• Antibiotics: If your doctor believes a bacterial infection is to condemn, they may suggest antibiotics. For acute sinusitis, you usually take them for 10-14 days. For chronic sinusitis, it might be a little longer. Antibioticsonly aid with bacterial infections. They won’t assist if viruses or other problems cause your sinusitis.
  • Painkillers: Many sinusitis patients take over-the-counter pain medicines to relieve pain. Observe the instructions on the label, and don’t take them for more than ten days. Then, check with your doctor to see which is right for you.
  • Decongestants: These medicines reduce the amount of mucus in the sinuses. Some are available as pills. Others are nasal sprays. If you use decongestant nasal sprays for more than three days, they may make you more congested. Following the instructions on the label is essential.
  • Allergy medicines: Many cases of sinusitis are because by uncontrolled allergies. If you have never been diagnosed with allergies, it might be better to do some allergy testing to see if you have them. If you do, medication and avoiding your triggers will help. Another alternative is to get allergy shots, a long-term remedy that slowly makes you less exposed to the things that set off your signs.
  • Steroids: In a few cases, your doctor may prescribe inhaled steroids to pull down the swelling in the sinus membranes. In addition, you may need to take steroids orally for challenging cases of chronic sinusitis.


While medicines can support, many cases of sinusitis go away on their own without any medication. However, if you often get the illness, many of these approaches will help you prevent it.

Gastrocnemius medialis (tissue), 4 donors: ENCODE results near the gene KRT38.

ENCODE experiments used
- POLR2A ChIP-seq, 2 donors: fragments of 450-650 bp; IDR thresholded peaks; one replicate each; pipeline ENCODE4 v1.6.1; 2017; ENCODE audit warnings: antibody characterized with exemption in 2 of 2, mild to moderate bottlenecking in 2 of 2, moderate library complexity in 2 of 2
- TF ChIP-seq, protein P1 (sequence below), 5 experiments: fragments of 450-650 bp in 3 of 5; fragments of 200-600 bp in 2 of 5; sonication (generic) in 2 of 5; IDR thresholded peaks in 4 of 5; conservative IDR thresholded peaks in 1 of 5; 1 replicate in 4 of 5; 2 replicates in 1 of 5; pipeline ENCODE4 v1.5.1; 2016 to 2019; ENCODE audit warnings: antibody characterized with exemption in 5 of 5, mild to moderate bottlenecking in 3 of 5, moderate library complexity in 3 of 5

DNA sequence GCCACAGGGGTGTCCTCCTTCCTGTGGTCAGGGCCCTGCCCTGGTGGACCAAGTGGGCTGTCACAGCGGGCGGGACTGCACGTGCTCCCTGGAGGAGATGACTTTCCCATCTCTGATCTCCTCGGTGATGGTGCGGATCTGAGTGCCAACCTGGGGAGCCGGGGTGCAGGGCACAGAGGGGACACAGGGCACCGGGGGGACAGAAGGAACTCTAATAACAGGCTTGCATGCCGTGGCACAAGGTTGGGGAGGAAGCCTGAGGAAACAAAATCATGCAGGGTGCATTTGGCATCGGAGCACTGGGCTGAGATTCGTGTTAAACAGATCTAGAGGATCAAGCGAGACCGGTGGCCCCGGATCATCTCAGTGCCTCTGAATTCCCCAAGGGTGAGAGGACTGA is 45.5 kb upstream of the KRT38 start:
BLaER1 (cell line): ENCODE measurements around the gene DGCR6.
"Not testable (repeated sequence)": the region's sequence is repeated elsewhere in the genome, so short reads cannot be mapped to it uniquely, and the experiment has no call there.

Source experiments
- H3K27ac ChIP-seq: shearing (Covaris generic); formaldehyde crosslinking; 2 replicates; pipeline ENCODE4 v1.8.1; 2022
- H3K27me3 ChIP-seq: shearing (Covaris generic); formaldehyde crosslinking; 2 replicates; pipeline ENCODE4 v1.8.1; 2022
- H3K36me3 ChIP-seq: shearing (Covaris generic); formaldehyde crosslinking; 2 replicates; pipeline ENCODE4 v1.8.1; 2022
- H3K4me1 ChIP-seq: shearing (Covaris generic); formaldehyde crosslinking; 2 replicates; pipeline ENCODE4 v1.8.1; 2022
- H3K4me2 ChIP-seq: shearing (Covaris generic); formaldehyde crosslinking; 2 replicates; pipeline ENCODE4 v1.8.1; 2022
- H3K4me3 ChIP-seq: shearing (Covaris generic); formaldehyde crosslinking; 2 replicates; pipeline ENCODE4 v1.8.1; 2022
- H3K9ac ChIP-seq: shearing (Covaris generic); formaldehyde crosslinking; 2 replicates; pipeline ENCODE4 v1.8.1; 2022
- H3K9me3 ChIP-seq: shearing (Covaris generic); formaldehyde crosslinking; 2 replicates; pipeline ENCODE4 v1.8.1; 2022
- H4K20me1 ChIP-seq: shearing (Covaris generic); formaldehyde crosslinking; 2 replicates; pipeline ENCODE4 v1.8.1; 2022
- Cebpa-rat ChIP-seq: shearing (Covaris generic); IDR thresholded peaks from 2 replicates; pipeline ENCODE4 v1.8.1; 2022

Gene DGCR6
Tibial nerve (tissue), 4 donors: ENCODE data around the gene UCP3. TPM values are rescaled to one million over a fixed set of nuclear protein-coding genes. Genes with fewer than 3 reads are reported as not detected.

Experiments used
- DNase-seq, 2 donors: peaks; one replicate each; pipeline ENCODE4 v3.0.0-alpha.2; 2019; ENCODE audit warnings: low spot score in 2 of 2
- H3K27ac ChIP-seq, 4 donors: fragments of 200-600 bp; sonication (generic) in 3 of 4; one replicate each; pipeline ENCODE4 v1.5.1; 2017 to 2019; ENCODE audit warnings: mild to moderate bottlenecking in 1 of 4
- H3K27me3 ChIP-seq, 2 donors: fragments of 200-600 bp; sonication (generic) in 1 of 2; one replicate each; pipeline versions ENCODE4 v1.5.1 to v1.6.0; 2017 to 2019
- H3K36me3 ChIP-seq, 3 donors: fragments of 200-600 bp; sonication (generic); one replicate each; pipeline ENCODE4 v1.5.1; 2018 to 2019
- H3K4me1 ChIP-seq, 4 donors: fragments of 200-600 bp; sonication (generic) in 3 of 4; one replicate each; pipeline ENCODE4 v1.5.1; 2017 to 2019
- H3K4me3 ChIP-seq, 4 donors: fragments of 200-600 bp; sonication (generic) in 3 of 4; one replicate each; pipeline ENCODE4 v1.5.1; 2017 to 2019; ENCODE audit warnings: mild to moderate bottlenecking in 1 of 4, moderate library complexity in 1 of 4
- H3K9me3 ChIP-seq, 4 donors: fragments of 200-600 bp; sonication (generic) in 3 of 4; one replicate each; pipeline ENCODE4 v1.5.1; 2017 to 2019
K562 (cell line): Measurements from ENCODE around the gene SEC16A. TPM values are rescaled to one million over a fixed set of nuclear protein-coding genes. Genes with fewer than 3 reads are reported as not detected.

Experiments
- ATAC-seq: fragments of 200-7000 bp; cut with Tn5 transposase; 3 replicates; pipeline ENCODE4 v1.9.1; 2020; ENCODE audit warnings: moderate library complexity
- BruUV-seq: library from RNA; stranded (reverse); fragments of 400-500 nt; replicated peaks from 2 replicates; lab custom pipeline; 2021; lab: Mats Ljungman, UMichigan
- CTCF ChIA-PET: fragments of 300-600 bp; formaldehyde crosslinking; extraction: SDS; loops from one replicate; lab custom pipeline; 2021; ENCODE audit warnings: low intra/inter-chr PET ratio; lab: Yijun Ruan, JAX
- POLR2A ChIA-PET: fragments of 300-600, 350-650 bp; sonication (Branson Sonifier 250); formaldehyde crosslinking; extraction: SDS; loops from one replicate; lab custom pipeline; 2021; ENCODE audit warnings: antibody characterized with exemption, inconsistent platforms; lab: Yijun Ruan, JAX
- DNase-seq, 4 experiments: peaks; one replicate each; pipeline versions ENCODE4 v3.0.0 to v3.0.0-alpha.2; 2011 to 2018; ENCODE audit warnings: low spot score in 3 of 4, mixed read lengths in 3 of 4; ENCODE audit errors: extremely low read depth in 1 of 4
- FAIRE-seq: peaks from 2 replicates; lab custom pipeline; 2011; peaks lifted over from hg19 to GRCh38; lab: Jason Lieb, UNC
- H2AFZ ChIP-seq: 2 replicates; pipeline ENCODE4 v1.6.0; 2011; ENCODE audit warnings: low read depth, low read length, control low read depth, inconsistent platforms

• Humidify:Use a humidifier in rooms where you spend most of the time. Then, observe the instructions for regular cleaning.
  • Breathe in steam vapors:You can run the shower, sit in the bathroom, or breathe in steam from a bowl of warm water. The steam vapors relieve swollen and congested nasal passages.
  • Use warm heat: Put a wet, warm towel on your face. It can lift off some of the pressure.
  • Use a nasal saline solution: While they do not contain medicine, they can assist keep your nasal passages moist.
  • Flush out sinuses:Nasal irrigation with salt water can clear mucus and moisten your sinuses. You can use bulb neti pots or syringes, for example. Use sterile, distilled, or boiled water to make up the irrigation solution. Wash the device after each use and let it air dry.
  • Drink lots of fluids.They will support thin the mucus, lowering the sinuses’ blockage. Quit alcohol, which makes the swelling even worse.
  • Rest: When you’ve got a sinus infection, get plenty of sleep and give your body a chance to recover.

Home treatments may do the trick for some people. But call your doctor if you’ve had sinus signs for over a few days or if they are terrible. The sooner you start the proper treatment, the sooner you will feel better again.


Al Hilal Hospital is Bahrain’s largest and fastest-growing chain of private healthcare providers, with five branches. Al Hilal Healthcare Group is committed to providing high-quality healthcare services at an affordable price to the people of Bahrain through a combination of superior medical technology and excellent clinical services. Its vision is to be the largest healthcare service provider in the region by catering to the needy at the most affordable rates.

The Department of ENT in Al Hilal has provided comprehensive and quality healthcare for patients for an extended period. As a result, all the facilities for treating sinusitis are available in Al Hilal at an affordable cost.


Al Hilal Healthcare group is equipped with several well-qualified and experienced ENT physicians who are specialists in treating sinusitis and ear, nose, and throat illnesses.